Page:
audio_play_sound_at(index, x, y, z, falloff_ref, falloff_max, falloff_factor, loop, priority);
|index||The index of the sound to play.|
|x||The x position.|
|y||The y position.|
|z||The z position.|
|falloff_ref||The falloff reference relative to the listener (clamp).|
|falloff_max||The maximum falloff distance relative to the listener.|
|falloff_factor||The falloff factor (default 1).|
|loop||Flags the sound as looping or not.|
|priority||Set the channel priority for the sound.|
With this function you can play any sound resource at a given
position within the audio space. You provide the sound index and
then assign it a position within the 3D space. The default listener
position is (0, 0, 0) so this means that if the listener has not
been moved and you want the sound to come from the left (for
example), you should set the x position to a negative value (for
more information on setting the listener position see audio_listener_position).
You can also set a fall-off distance (0 will make the sound silent, default is 100) which will make the sound fade out as it gets further from the listener position. How the fade itself is heard will depend on the falloff reference (which is the distance under which the volume for the source would normally drop by half) and the roll off factor (which affects the sound past the falloff reference distance only). The default factor is normally 1, and the effect of the different falloff values will depend on the model chosen (for a complete guide to the different falloff models and how these values are used, please see the function audio_falloff_set_model).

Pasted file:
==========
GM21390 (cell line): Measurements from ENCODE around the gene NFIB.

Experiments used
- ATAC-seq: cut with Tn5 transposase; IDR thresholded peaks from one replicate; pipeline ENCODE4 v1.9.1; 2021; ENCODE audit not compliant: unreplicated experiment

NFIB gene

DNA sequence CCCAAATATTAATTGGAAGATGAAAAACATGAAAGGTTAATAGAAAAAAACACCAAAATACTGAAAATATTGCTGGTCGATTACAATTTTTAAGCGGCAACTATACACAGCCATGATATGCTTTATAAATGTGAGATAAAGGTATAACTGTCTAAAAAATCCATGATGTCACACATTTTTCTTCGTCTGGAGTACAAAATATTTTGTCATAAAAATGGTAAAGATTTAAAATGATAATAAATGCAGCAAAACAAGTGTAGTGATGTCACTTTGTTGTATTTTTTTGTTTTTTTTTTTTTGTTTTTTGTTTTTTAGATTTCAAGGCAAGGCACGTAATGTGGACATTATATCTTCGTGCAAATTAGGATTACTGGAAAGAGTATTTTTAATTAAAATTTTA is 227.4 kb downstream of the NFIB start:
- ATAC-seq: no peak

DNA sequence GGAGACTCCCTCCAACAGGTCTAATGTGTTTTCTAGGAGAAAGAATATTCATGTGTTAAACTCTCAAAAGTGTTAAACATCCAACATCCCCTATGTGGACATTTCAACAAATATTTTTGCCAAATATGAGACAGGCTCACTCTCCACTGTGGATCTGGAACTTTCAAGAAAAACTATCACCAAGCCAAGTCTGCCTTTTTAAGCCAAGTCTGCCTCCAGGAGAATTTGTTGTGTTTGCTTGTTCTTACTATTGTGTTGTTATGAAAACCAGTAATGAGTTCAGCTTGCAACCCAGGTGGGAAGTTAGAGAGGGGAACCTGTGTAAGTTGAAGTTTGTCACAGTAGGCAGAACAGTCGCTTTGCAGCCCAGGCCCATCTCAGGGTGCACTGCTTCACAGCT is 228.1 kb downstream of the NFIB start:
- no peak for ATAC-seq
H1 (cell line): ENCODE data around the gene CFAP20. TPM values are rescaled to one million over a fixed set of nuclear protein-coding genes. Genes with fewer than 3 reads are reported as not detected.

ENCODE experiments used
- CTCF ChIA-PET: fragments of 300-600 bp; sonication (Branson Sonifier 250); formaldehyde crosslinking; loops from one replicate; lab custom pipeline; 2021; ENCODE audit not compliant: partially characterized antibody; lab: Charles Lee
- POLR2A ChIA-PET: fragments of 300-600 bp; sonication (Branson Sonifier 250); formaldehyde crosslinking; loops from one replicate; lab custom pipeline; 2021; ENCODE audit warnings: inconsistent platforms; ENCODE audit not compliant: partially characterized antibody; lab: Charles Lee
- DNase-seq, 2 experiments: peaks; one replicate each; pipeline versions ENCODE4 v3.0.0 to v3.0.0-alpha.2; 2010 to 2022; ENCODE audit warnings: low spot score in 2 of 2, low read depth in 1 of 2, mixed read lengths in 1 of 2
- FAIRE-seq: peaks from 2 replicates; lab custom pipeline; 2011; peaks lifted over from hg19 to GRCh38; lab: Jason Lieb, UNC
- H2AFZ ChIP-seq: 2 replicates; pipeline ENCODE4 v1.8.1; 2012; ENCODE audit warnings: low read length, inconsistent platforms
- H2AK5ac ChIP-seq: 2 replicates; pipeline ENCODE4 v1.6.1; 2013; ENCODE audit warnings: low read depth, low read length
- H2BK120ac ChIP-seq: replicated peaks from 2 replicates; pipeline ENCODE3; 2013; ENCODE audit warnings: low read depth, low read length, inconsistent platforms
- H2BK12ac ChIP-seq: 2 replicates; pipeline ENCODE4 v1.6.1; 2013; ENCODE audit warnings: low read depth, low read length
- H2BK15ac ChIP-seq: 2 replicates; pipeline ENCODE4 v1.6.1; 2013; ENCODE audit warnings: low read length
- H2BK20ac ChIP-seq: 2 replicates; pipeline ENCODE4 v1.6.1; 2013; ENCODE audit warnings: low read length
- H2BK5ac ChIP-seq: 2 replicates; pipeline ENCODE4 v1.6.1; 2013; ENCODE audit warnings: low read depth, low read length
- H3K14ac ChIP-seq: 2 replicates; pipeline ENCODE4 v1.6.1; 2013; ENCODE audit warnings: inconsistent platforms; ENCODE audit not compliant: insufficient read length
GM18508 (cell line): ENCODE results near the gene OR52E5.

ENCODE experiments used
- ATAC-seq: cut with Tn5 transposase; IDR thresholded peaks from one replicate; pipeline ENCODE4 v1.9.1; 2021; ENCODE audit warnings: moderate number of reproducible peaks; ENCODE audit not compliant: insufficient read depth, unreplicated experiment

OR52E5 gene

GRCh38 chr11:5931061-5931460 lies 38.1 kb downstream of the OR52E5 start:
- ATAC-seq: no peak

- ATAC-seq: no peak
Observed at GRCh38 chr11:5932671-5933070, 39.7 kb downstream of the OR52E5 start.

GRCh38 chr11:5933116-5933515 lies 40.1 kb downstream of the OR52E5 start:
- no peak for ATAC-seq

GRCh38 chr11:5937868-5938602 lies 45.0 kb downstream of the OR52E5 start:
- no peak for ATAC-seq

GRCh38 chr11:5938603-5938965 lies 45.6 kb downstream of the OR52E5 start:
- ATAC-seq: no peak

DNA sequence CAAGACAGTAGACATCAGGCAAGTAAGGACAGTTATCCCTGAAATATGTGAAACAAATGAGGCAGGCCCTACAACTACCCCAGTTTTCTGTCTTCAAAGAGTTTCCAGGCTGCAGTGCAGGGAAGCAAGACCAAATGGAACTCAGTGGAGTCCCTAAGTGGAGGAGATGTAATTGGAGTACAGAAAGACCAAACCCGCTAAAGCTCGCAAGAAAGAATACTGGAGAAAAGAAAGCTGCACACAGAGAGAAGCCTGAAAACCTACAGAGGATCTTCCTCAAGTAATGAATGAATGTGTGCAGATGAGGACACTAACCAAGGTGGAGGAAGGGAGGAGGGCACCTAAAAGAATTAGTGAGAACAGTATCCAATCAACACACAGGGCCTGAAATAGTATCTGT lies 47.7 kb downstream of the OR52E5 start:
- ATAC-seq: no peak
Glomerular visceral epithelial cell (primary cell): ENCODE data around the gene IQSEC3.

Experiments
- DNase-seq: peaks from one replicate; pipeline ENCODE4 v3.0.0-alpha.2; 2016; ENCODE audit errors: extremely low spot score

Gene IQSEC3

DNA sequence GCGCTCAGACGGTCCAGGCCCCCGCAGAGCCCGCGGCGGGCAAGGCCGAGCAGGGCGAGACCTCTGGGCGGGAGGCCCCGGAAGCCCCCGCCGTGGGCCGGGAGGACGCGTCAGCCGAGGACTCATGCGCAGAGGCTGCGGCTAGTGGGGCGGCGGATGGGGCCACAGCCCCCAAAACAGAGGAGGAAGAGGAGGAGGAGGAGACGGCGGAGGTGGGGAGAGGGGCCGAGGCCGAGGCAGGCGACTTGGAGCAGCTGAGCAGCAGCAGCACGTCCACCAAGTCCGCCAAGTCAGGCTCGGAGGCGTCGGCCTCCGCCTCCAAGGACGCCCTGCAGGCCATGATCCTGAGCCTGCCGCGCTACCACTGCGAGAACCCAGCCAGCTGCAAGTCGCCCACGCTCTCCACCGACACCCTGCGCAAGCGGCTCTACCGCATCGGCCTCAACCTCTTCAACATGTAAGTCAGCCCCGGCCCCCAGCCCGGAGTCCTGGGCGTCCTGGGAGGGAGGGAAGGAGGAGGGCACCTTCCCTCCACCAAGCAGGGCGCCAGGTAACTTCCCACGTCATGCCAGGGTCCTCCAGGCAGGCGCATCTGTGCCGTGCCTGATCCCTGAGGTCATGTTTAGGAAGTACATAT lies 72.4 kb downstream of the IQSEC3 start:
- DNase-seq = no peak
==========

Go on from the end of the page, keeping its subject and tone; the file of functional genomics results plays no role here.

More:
The last two arguments are to set the sound is to loop or not and, finally, for assigning a priority to the sound. This priority is then used to determine how sounds are dealt with when the number of sounds playing is over the limit set by the function audio_channel_num. Lower priority sounds will be stopped in favour of higher priority sounds, and the priority value can be any real number (the actual value is arbitrary, and can be from 0 to 1 or 0 to 100, as GameMaker: Studio will prioritize them the same).
This function will return a unique index number for the sound being played which can then be stored in a variable so that you can then pause it or stop it with the appropriate functions. This means that if you have multiple instances of the same sound playing at any one time you can target just one instance of that sound to deal with using the audio functions.
audio_play_sound_at(snd_Waterfall, x, y, 0, 100, 300, 1, true, 1);
The above code checks the global variable "SFX" and if it returns true then the sound indexed in the variable "snd_Waterfall" will be looped at its room position, with a fall-off reference of 100, a falloff distance of 300, a falloff factor of 1 and a low priority.